Television has a habit of repurposing and repackaging common sayings into names of shows, from Breaking Bad to Six Feet Under, and it’s easy to understand why: Idioms are packed with rich associations that resonate instantly with viewers, and when applied to titles of the small screen, they quickly communicate the sensibilities of the shows. Take a look at how some of these idiomatic phrases were …
These idioms are often misunderstood & misquoted. We've got some hilarious examples of misuse and what they might have meant.
Many idioms—expressions that are not taken literally—are so old and so familiar that we don’t think twice about using them. We say, for example, “it’s raining cats and dogs” to indicate that it’s pouring outside, and “comfortable as an old shoe” to explain an easy and familiar relationship. We can trace the etymology of some idioms to books and sayings that were first used hundreds …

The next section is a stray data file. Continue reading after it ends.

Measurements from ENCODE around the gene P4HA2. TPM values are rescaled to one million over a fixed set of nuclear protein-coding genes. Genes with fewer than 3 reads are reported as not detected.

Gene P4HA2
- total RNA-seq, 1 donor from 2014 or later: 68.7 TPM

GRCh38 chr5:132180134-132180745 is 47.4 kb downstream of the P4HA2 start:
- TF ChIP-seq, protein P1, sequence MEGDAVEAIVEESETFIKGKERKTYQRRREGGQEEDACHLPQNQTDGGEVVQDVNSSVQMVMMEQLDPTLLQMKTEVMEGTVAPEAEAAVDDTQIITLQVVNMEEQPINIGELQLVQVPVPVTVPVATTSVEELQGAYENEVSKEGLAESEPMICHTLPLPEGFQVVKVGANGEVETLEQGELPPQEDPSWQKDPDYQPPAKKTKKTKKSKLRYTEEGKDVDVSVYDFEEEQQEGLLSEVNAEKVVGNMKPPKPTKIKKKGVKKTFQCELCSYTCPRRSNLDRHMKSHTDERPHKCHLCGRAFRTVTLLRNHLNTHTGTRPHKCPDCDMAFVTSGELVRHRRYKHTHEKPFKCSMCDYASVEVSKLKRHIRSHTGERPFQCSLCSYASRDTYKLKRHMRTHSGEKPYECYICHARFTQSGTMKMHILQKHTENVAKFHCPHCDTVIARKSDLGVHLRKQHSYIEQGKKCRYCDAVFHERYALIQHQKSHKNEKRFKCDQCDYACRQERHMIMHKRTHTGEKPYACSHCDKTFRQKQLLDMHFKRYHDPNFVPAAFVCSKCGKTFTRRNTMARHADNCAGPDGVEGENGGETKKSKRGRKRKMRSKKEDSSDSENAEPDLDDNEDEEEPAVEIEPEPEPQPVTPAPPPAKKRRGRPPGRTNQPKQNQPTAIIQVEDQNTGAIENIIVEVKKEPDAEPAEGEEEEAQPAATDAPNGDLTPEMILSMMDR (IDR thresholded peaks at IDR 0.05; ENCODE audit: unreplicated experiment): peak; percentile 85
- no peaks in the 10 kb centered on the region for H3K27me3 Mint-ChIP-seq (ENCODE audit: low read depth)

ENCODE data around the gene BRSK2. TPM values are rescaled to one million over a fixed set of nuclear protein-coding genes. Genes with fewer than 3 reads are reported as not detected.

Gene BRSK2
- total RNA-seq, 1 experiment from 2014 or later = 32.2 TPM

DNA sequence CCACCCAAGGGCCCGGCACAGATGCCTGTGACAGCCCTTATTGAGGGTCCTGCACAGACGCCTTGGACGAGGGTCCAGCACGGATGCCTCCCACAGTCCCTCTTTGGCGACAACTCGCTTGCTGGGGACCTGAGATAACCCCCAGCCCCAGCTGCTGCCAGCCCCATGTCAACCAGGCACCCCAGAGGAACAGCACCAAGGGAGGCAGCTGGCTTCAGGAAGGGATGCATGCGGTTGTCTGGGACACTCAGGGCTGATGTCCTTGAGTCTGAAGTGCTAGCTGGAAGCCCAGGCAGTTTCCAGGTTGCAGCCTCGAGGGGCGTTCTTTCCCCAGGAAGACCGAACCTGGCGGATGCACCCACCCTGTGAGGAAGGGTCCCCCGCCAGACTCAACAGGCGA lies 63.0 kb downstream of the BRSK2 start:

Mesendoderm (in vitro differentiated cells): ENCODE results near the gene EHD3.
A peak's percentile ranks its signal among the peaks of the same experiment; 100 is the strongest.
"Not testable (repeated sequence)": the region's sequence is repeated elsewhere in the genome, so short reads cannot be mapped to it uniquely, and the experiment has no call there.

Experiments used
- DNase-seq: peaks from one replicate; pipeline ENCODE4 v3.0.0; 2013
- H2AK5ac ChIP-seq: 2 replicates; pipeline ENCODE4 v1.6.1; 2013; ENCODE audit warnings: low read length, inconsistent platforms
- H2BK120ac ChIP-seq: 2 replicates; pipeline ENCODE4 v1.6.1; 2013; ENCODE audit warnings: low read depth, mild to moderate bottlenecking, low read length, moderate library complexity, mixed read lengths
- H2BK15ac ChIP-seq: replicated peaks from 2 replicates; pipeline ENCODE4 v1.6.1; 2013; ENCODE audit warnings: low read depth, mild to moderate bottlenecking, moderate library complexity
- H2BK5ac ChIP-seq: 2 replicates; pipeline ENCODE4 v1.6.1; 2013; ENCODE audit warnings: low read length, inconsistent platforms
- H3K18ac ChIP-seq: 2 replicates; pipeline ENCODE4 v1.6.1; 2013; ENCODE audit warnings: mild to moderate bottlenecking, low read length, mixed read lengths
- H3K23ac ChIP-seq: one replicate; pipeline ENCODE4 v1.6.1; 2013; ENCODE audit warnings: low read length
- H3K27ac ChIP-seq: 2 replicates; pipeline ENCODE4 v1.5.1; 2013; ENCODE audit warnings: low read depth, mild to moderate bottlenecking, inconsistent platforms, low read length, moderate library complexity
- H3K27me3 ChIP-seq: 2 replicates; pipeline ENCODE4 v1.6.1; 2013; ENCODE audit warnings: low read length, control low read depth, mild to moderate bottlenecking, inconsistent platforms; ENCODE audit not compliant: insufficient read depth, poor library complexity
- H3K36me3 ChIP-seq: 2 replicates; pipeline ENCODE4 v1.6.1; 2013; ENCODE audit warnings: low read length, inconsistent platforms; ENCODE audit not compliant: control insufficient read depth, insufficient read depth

We often attribute emotions and other human characteristics to animals. This is called anthropomorphism. Similarly, we also describe people using animal characteristics. You might, for example, say my teenage son “eats like a horse,” meaning he’s a growing boy and consumes a lot of food. This is called zoomorphism. Zoomorphism also includes assigning animal-like qualities to gods and inanimate objects. The term comes from the Greek …
A selection of bizarre origin stories behind some of our strangest idioms. The majority of these tales are at least ten feet tall, but some are actually true!
Learn cues that will help you realize it's time to escape. The following idioms are helpful reminders to assess your circumstances and decide when to make a change.
The good news is that making small talk is a skill that can be learned, and these idioms can be your guide to enjoyable and lighthearted conversation.
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Jul 12, 2020